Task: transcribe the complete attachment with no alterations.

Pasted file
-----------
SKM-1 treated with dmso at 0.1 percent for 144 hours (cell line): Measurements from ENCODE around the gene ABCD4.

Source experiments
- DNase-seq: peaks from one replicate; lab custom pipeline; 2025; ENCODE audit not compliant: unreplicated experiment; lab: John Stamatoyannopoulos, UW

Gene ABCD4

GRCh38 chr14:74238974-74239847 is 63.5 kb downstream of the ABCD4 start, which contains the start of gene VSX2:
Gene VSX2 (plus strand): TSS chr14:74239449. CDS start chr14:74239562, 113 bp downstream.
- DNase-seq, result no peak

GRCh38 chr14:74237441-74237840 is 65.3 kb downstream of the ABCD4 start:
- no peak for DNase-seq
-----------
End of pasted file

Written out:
SKM-1 treated with dmso at 0.1 percent for 144 hours (cell line): Measurements from ENCODE around the gene ABCD4.

Source experiments
- DNase-seq: peaks from one replicate; lab custom pipeline; 2025; ENCODE audit not compliant: unreplicated experiment; lab: John Stamatoyannopoulos, UW

Gene ABCD4

GRCh38 chr14:74238974-74239847 is 63.5 kb downstream of the ABCD4 start, which contains the start of gene VSX2:
Gene VSX2 (plus strand): TSS chr14:74239449. CDS start chr14:74239562, 113 bp downstream.
- DNase-seq, result no peak

GRCh38 chr14:74237441-74237840 is 65.3 kb downstream of the ABCD4 start:
- no peak for DNase-seq